3.2. Effects of BSDF on the Water State and Distribution in Frozen Dough

The influences of BSDF on the rheological property of frozen dough may be attributed to the changes in the moisture distribution, microstructure, and aggregates formation [20]. Therefore, the effects of BSDF addition on moisture distribution and microstructure of frozen dough were studied.

3.2.1. DSC Analyses

The effects of BSDF addition on changes of ice crystals melting enthalpy and freezable and nonfreezable water contents of frozen dough were shown in Table 2. The enthalpy () presents the ice crystals melting enthalpy [21].

Table 2: Effects of content of BSDF on water content of frozen dough determined by DSC.

As shown in Table 2 the enthalpy of frozen dough was increased with the increasing of BSDF addition amount. The higher enthalpy values represent a higher thermal stability of frozen dough. With the BSDF addition amount increased, the relative percentage content of freezable water was increasing. By contrast, the relative percentage content of nonfreezable water declined with the increase of BSDF addition amount. The differences and changes of water state in food could reflect the different interactions between molecular water and food components [22]. Hayashi et al. [23] found that the water molecules in polysaccharide hydrogels (namely, sodium salts of xanthan and hyaluronic acid) could be classified into nonfreezable, freezable bound, and free water by using DSC technique based on the difference in phase transition behavior of different water states and found that, below the critical quantity, all the water molecules were bound to protein or other macromolecules. Previous literature also found that when adding water into raw materials, nonfreezable water was necessary for protein plasticization [24], and freezable water worked as a lubricant to affect the flow and viscosity of protein dough [23].

Generally, the addition of BSDF increased the freezable water content of frozen dough and the thermal stability of frozen dough. This change maybe caused the decrease of extensibility of frozen dough.

3.2.2. NMR Analyses

Low-field nuclear magnetic resonance (LNMR) technique is widely used to investigate the phase and distribution characteristics of moisture in foods and food materials [25, 26]. (peak 1 in Figure 2), (peak 2 in Figure 2), and (peak 3 in Figure 2) were the relaxation components, and , , and were the corresponding area fractions. It has been suggested that component reflects water closely associated with micromolecules (bound water) [27] and component reflects water trapped within the frozen dough microstructure (weak binding water), while component corresponds to free water [28].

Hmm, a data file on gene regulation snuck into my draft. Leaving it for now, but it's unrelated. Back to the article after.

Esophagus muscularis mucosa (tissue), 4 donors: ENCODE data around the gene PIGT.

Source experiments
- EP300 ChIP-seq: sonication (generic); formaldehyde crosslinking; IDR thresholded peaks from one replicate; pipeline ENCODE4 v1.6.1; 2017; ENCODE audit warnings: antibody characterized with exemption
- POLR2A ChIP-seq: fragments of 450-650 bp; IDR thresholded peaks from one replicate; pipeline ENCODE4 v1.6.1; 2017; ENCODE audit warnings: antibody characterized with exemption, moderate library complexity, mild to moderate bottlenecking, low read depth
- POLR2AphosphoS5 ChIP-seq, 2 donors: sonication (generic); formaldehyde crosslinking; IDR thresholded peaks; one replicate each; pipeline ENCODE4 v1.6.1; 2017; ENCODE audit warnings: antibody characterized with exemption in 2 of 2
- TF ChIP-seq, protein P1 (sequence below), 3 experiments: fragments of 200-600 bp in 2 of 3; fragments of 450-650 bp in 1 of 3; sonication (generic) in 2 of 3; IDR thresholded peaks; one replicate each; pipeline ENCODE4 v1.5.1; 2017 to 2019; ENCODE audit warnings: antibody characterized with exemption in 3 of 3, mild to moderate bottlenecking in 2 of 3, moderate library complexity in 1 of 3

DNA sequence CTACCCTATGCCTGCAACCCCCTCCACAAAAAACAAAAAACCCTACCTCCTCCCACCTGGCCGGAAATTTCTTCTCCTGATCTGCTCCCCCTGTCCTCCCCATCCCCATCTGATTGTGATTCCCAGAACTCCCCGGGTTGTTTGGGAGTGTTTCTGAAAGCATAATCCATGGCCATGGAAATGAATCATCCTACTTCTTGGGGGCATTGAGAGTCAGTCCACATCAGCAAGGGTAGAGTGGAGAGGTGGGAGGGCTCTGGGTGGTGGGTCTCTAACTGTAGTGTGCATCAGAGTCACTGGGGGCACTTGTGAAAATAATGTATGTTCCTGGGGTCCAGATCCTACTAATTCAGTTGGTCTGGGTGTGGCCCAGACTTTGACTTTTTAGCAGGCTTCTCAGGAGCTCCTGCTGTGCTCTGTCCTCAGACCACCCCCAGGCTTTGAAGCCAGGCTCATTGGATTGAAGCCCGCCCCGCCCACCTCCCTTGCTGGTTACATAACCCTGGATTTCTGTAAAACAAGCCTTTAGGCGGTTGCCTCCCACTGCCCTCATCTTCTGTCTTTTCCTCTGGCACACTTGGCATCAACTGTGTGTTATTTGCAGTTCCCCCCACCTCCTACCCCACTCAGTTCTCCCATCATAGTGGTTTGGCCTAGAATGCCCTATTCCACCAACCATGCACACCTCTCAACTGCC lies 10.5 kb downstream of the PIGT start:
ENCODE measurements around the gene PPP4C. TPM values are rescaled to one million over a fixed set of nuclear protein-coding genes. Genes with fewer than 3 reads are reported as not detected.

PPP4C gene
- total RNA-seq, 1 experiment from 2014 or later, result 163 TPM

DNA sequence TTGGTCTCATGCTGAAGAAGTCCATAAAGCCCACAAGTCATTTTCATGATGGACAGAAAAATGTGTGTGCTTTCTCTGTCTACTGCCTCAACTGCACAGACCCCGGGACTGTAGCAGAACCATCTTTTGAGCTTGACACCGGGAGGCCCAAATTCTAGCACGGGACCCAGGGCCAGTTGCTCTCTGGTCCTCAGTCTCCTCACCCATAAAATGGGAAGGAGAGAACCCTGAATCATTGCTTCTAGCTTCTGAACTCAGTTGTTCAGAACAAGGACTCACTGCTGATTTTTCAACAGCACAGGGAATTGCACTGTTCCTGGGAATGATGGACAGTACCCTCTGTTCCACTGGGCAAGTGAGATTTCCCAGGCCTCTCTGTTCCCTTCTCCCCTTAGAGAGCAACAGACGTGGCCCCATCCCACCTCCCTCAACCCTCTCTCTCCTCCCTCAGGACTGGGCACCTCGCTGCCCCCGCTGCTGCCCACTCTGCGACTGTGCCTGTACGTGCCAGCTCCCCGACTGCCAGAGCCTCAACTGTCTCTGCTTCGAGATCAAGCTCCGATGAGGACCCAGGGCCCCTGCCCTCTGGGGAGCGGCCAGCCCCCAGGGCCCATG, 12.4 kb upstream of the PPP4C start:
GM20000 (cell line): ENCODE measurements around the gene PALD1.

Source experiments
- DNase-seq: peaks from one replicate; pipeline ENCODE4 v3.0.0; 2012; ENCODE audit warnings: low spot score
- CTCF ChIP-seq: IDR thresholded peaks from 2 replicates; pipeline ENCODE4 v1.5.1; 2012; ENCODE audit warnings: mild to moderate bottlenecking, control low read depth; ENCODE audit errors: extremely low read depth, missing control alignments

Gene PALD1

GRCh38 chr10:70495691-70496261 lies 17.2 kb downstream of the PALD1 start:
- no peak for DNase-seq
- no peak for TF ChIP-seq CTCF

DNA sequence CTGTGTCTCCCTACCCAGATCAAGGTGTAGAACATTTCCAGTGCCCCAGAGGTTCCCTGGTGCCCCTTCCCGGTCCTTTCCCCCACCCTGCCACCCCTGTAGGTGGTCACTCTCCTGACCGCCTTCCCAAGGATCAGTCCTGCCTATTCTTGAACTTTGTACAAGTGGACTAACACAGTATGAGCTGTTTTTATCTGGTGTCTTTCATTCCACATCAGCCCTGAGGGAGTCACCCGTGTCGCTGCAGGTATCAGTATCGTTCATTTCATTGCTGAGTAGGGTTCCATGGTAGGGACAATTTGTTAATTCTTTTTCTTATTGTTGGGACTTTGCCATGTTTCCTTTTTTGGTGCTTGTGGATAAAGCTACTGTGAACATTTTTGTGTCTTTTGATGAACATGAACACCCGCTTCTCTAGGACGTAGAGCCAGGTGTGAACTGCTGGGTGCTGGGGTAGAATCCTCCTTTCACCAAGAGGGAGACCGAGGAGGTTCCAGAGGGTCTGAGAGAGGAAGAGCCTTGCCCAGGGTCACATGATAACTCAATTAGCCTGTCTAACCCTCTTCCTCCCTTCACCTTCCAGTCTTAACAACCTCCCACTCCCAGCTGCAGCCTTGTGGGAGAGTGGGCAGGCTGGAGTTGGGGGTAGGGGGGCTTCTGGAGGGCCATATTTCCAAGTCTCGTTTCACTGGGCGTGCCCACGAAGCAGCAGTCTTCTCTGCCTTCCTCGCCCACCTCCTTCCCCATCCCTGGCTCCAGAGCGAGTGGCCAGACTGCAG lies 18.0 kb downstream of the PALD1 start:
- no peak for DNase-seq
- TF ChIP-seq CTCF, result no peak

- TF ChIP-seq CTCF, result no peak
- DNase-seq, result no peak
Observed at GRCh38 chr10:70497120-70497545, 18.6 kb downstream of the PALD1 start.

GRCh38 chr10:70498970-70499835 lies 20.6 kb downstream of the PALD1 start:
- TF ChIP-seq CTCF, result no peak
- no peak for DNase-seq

Figure 2: The effects of BSDF on the low-field nuclear magnetic resonance water distribution of frozen dough.

The peak 2 was the main peak (Figure 2), indicating that the water distribution of frozen dough was mainly based on loose binding water. The addition of the BSDF changed the water status and distribution in frozen dough. After the addition amount of BSDF, the area fractions of bound water declined significantly , and decline by 57.26% at the addition amount of BSDF was 1% compared to the control (Table 3). After the addition of BSDF at 1.5% and 1.0%, the area fractions of loose bound water and free water were increased by 4.65% and 91.67%, respectively. When the addition amount of BSDF was more than 1.5%, the effects of BSDF on water distribution were not enhanced.

Table 3: Effects of content of BSDF on 3 kinds of state water content of frozen dough.

BSDF with a strong water holding ability could change the water distribution of frozen dough by competing with gluten protein and starch in dough. The change of water distribution in frozen dough has a direct impact on the characteristics of elasticity, viscosity, and rheological properties of frozen dough after thawing.

3.3. Effects of BSDF on Microstructure of Frozen Dough

In order to investigate the influence of BSDF on the microstructure of frozen dough, the SEM characterization was examined and the results were shown in Figure 3.

Figure 3: The effects of BSDF on the microstructure of frozen dough ((a) control, (b) BSDF addition amount of 1.0%, (c) BSDF addition amount of 1.5%, and (d) BSDF addition amount of 2.0%).

As shown in Figure 3(a), the starch granules in the dough with different sizes were wrapped in the network structure of gluten. Starch granules were featured as clear circular particles and the gap of starch granules were larger. Figures 3(b)3(d) showed that the addition of BSDF changed the microstructure of frozen dough in a BSDF dose-dependent manner. Compared to control group (Figure 3(a)), the gap between starch granules of the BSDF added samples decreased, starch granules and dough matrix network structure began to appear adhesive state.

Summarily, the addition of BSDF changed the microstructure of frozen dough, causing a more delicate arrangement of starch granules and gluten network. The BSDF-induced changes in microstructure of frozen dough are the important reason for the changed of mechanical properties of frozen dough.

4. Conclusion

In this work, the effects of BSDF (1.0%, 1.5%, and 2.0%) on the processing properties, water distribution, and microstructure of frozen dough were investigated. The result showed that the viscoelasticity and extensibility of frozen dough after thawing were significantly improved with the addition of BSDF. The addition of BSDF also changed the water state and distribution in frozen dough. After adding the BSDF, the freezable water contents and thermal stability were significantly increased . The bound water of frozen dough was significantly decreased at the appropriate adding amount (0.1%) of BSDF. Meanwhile, the loose bound water and free water were raised significantly () by the addition of BSDF. SEM analysis found that the addition of BSDF induced obvious changes in the microstructure of frozen dough, such as the arrangement of starch granule and gluten network.

This work demonstrated that the addition of BSDF can increase the viscoelasticity, extensibility and plasticity of frozen dough, and improve the processing properties of frozen dough. The quality improvement effects of BSDF may be related with the increases in freezable water content, loose binding water content, and free water content the decrease in the binding water content and changes in the microstructure of frozen dough.

Conflicts of Interest

The authors declare that they have no conflicts of interest regarding the publication of this paper.

Acknowledgments

This research was supported by the Major Science and Technology Specific Projects in Henan Province (no. 14100110400).